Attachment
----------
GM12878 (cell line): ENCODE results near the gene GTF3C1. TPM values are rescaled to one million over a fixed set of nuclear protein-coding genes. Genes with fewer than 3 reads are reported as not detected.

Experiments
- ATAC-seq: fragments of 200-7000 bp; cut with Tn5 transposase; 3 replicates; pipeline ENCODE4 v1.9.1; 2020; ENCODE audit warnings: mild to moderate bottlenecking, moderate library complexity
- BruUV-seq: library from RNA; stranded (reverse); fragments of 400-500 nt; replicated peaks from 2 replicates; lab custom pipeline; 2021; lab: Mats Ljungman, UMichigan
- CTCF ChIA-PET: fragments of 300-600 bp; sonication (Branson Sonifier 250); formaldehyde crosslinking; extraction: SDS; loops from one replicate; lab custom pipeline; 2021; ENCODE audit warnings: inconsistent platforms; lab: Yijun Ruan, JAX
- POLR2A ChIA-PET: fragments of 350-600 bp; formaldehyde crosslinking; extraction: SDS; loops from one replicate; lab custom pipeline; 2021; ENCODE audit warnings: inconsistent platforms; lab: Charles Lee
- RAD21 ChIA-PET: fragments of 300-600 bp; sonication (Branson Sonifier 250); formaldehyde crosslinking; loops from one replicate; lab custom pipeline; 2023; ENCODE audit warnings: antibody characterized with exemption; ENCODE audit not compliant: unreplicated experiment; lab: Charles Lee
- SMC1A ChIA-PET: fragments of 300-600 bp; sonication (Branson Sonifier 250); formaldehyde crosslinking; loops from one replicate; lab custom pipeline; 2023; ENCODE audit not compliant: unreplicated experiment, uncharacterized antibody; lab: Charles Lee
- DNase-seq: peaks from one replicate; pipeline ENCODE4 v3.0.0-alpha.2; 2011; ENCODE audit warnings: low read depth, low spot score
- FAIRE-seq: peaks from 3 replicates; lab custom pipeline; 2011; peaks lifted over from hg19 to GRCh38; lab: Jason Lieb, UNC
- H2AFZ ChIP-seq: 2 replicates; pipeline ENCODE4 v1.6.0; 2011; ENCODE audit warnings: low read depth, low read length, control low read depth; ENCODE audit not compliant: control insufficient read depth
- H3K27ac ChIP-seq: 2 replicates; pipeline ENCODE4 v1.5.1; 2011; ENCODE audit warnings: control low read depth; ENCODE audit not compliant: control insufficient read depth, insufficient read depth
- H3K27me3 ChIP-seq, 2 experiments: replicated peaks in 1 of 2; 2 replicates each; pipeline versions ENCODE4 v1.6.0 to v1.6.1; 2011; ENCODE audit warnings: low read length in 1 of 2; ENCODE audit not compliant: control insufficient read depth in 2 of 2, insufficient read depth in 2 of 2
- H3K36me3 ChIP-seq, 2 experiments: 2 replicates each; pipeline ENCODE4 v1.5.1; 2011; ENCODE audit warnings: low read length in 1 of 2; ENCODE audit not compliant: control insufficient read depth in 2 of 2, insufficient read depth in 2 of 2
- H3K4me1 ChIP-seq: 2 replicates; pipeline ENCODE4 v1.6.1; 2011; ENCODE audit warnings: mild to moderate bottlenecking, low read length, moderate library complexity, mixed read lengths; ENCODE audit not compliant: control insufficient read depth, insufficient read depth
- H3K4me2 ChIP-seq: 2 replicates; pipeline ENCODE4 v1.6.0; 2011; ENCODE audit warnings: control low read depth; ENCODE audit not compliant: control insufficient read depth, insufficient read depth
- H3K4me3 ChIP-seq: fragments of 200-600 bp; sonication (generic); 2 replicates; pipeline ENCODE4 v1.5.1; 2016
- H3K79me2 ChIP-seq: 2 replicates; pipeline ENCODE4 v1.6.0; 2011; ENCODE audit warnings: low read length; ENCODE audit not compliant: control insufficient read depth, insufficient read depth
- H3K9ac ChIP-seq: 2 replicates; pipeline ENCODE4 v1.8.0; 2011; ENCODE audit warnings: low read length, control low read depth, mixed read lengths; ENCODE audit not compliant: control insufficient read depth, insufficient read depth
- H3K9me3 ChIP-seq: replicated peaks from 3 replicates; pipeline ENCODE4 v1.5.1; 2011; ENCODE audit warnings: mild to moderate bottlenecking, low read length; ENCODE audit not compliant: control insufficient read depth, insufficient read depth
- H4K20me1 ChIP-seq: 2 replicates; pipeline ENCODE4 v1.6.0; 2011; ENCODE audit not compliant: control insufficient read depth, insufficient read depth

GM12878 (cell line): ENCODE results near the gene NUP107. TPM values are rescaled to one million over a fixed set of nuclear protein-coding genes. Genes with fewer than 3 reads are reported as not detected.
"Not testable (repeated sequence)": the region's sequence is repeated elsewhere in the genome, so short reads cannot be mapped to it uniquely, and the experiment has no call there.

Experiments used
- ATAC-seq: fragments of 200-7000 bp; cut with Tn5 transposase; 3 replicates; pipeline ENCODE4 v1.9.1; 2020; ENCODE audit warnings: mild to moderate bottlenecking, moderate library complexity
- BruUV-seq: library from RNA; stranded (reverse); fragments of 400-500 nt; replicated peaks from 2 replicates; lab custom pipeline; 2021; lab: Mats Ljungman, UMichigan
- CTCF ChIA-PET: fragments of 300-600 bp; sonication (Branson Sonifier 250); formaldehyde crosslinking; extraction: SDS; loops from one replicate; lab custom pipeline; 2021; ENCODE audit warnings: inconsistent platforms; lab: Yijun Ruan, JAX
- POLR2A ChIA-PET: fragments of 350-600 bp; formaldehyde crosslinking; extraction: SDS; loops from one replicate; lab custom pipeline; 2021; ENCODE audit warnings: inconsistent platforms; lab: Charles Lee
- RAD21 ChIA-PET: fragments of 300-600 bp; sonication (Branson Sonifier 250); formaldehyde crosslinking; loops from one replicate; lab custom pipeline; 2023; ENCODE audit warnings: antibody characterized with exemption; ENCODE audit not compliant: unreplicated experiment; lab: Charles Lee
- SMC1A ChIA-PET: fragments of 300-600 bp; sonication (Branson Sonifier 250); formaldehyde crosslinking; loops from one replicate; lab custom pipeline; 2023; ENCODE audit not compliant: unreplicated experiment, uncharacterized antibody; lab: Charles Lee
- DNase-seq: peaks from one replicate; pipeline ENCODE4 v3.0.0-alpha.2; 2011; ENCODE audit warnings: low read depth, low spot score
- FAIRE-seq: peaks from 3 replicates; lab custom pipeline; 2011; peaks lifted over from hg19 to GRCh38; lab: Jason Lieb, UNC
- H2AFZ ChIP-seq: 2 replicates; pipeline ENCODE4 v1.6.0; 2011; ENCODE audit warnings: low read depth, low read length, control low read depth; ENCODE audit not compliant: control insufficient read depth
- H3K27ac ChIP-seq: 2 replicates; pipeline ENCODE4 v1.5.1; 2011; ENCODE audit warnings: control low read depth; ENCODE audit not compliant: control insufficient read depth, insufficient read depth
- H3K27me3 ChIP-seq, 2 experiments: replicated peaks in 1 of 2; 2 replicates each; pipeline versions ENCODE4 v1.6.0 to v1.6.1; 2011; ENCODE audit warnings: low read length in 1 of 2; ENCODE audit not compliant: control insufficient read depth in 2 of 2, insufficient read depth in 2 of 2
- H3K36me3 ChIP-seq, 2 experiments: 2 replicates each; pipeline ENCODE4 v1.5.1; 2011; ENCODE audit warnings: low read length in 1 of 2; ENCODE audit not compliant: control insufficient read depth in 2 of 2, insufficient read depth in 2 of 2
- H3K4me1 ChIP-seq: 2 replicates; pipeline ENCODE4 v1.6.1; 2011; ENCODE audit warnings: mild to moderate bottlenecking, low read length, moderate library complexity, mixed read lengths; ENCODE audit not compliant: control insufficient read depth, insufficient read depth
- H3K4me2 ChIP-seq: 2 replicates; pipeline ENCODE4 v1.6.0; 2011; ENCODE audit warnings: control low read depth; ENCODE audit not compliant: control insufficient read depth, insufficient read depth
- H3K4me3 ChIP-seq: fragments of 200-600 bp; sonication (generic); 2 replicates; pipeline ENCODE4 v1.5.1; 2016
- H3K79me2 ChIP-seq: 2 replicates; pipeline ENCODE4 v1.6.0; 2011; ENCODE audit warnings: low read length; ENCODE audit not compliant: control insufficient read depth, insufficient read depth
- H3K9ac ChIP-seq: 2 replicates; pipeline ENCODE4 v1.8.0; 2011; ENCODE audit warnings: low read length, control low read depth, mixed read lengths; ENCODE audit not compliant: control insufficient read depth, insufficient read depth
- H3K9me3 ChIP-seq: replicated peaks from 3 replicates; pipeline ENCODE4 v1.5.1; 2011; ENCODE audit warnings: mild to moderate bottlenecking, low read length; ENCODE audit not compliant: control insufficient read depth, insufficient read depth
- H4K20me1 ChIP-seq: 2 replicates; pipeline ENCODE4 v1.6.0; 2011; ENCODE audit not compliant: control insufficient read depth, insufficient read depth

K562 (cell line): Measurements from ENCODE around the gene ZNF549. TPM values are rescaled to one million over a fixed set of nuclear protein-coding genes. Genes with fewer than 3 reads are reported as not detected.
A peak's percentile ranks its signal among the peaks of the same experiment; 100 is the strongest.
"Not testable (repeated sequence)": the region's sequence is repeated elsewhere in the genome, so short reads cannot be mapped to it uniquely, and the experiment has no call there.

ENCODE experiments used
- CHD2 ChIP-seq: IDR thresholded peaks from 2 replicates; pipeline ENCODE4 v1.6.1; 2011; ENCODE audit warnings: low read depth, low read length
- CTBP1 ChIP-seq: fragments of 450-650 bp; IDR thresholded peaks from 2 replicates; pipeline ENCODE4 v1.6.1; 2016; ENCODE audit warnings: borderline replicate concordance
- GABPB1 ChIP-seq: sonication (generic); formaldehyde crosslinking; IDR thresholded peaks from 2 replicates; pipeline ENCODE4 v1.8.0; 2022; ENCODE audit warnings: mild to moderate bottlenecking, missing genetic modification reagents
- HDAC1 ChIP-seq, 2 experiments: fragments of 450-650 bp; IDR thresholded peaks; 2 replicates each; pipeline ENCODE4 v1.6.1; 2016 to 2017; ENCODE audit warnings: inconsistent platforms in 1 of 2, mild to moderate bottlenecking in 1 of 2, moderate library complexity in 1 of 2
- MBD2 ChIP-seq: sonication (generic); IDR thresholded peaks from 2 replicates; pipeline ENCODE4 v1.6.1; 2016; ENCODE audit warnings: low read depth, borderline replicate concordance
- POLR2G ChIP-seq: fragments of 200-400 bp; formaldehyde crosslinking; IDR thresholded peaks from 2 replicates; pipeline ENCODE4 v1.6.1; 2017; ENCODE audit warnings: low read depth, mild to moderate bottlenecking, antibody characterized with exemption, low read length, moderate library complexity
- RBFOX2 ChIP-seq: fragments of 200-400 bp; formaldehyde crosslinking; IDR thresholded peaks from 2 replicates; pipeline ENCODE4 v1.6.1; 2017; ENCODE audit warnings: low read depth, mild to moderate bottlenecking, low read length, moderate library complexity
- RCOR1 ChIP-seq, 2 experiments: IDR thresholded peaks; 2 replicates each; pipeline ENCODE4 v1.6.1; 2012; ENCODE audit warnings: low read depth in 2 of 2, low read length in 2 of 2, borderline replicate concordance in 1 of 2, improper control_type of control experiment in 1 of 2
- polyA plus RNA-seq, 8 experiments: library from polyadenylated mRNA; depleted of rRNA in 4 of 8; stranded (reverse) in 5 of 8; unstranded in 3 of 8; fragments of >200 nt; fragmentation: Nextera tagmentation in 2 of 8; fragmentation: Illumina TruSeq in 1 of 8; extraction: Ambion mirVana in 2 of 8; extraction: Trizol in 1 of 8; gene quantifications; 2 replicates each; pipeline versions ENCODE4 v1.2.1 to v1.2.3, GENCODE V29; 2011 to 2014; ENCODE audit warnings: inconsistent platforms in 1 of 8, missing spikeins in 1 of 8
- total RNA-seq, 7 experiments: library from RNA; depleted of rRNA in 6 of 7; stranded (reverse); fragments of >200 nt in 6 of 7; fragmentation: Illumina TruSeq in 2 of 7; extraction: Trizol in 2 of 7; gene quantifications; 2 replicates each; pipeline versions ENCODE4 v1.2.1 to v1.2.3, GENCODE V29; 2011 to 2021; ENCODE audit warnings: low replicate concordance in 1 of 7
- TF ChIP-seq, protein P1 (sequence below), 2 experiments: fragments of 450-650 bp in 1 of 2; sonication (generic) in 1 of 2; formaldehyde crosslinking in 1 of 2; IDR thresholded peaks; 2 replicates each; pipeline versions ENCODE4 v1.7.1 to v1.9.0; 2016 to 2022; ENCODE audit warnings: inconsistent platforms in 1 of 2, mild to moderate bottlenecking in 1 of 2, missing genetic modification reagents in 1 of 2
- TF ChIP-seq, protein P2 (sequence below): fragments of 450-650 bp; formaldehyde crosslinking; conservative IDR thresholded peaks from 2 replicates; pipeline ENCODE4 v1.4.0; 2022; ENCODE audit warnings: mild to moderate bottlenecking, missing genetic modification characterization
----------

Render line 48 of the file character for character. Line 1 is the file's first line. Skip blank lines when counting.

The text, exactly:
- CHD2 ChIP-seq: IDR thresholded peaks from 2 replicates; pipeline ENCODE4 v1.6.1; 2011; ENCODE audit warnings: low read depth, low read length